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Frank Del Rio has never used the word in public to describe the condition of Norwegian Cruise Lines’ fleet. But the aggressive schedule of dry-dock upgrades planned for the ships suggests it can’t have been far from the CEO’s thoughts.
The line, which merged last year with the upscale brands Regent Seven Seas and Oceania, plans to put eight Norwegian ships into dry dock next year and a half dozen more in 2017. The spending is meant to elevate the fleet to tiptop condition with items such as new carpets, better linens, cutlery, and plates, and “a lot of soap and water,” CFO Wendy Beck said. That schedule will see almost the entire fleet, excluding Regent and Oceania, upgraded.
“At the end of the day, the consumer is not stupid,” Del Rio said Tuesday on a quarterly call with analysts. “The consumer has choices. And we think the [return] on these kinds of investments outpaces the [return] and the payback of new vessels.”
It’s part of Norwegian’s goal of charging higher fares for its cruises, bolstering cruisers’ onboard spending, and driving revenue to $5 billion annually and earnings of $5 per share in 2017.
Del Rio has spent the 11 months since he became CEO integrating the two high-end brands he helped to create with Norwegian, a mass-market cruise line long known for its affordability. In a review, the new management team found some areas of Norwegian’s operation that were not up to the standard they wanted to promote.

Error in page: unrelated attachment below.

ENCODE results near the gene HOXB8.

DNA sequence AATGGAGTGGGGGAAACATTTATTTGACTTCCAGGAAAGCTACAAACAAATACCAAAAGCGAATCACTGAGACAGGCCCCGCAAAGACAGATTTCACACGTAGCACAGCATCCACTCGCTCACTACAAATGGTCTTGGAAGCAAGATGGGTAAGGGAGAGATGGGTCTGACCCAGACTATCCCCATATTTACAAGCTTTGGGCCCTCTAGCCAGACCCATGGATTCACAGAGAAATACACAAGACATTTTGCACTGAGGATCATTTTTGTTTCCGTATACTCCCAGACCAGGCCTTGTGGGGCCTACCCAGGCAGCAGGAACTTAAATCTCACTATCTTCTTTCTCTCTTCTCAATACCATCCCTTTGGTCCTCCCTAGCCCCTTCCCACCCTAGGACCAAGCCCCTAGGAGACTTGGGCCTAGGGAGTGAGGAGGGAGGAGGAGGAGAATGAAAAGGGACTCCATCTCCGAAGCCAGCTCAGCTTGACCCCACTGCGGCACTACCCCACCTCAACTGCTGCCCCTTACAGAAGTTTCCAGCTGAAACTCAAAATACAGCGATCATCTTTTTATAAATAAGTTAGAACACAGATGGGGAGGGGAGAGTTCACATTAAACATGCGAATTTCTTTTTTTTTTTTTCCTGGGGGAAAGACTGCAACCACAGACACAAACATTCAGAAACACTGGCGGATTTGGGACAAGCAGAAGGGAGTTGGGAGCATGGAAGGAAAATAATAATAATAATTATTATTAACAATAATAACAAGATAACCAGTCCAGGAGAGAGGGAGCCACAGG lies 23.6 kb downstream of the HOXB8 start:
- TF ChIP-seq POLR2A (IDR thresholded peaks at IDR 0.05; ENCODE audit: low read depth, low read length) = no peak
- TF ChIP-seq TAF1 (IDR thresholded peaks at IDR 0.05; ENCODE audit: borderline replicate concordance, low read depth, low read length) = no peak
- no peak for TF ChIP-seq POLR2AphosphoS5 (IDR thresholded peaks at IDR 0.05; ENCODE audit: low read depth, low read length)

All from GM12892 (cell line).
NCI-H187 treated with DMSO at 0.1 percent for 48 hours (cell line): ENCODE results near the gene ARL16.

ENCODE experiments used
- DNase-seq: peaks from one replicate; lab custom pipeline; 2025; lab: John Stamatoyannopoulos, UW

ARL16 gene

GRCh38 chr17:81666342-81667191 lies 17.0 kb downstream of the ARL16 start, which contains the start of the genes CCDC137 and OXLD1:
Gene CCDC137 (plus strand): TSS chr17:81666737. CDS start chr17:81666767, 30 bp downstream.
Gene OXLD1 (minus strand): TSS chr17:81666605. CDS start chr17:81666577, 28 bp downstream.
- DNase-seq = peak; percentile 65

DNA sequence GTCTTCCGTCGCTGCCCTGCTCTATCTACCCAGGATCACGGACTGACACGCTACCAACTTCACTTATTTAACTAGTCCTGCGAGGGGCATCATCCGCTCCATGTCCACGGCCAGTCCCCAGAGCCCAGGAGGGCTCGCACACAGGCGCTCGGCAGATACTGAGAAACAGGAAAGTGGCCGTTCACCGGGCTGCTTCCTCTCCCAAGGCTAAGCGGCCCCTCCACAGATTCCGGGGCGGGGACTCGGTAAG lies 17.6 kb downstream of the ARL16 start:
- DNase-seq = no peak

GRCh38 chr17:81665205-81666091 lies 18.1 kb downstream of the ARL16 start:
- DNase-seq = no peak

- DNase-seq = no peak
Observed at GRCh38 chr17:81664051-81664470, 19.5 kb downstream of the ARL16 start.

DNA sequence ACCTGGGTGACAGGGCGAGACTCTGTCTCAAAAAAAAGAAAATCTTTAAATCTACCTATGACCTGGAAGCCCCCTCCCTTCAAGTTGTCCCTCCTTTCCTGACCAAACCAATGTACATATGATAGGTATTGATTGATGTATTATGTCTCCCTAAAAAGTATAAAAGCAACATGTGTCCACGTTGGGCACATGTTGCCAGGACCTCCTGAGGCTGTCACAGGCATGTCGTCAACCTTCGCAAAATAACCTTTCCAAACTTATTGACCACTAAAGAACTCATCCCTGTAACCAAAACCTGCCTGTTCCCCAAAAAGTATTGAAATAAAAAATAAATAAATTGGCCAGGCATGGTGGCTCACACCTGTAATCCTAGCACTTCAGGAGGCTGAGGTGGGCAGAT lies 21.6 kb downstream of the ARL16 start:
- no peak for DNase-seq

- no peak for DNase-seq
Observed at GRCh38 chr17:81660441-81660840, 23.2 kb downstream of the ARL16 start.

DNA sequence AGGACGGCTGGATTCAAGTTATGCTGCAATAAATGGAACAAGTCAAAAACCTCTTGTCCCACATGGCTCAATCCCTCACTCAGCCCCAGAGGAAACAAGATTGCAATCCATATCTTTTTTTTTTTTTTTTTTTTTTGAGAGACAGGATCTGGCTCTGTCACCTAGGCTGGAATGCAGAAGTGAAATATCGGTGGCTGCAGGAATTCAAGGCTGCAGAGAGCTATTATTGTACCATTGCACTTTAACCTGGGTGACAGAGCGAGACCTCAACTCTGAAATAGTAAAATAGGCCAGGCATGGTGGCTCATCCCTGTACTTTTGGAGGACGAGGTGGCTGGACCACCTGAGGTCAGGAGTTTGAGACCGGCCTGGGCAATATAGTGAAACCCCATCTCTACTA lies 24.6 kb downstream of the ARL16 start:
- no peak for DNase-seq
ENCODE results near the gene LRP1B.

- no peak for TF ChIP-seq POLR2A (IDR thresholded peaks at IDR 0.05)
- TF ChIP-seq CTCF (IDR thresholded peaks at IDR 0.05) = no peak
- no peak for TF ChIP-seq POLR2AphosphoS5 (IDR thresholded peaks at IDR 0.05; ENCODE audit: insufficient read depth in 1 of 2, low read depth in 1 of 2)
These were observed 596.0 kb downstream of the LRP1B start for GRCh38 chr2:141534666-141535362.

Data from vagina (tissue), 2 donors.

“I will tell you there was underspending in prior years,” Del Rio said on the call, with the company “playing a little catch-up.”
Kevin Sheehan, who left the company as CEO in January, declined to comment today on Norwegian’s fleet plans.
A cruise ship that isn’t in tiptop shape will have trouble commanding the same prices as those that are, especially among cruisers who know the difference. “We have the youngest fleet in the industry, but some of these vessels are a little more seasoned than others,” Del Rio said.
Among the first ships scheduled for an overhaul, in early 2016, will be the top financial performer in Norwegian’s fleet, Pride of America, which sails the Hawaiian islands year- round. It will go to San Francisco for the work, a round-trip journey of 10 days, plus two weeks in dock.
What might be welcome news to a cruiser can be frustrating to a cruise industry analyst. Dry dock costs Norwegian an average of $7 million to $8 million a ship, CFO Beck said. That amount could be higher, depending on how much work a particular ship needs.
This article was written by Justin Bachman from Bloomberg and was legally licensed through the NewsCred publisher network.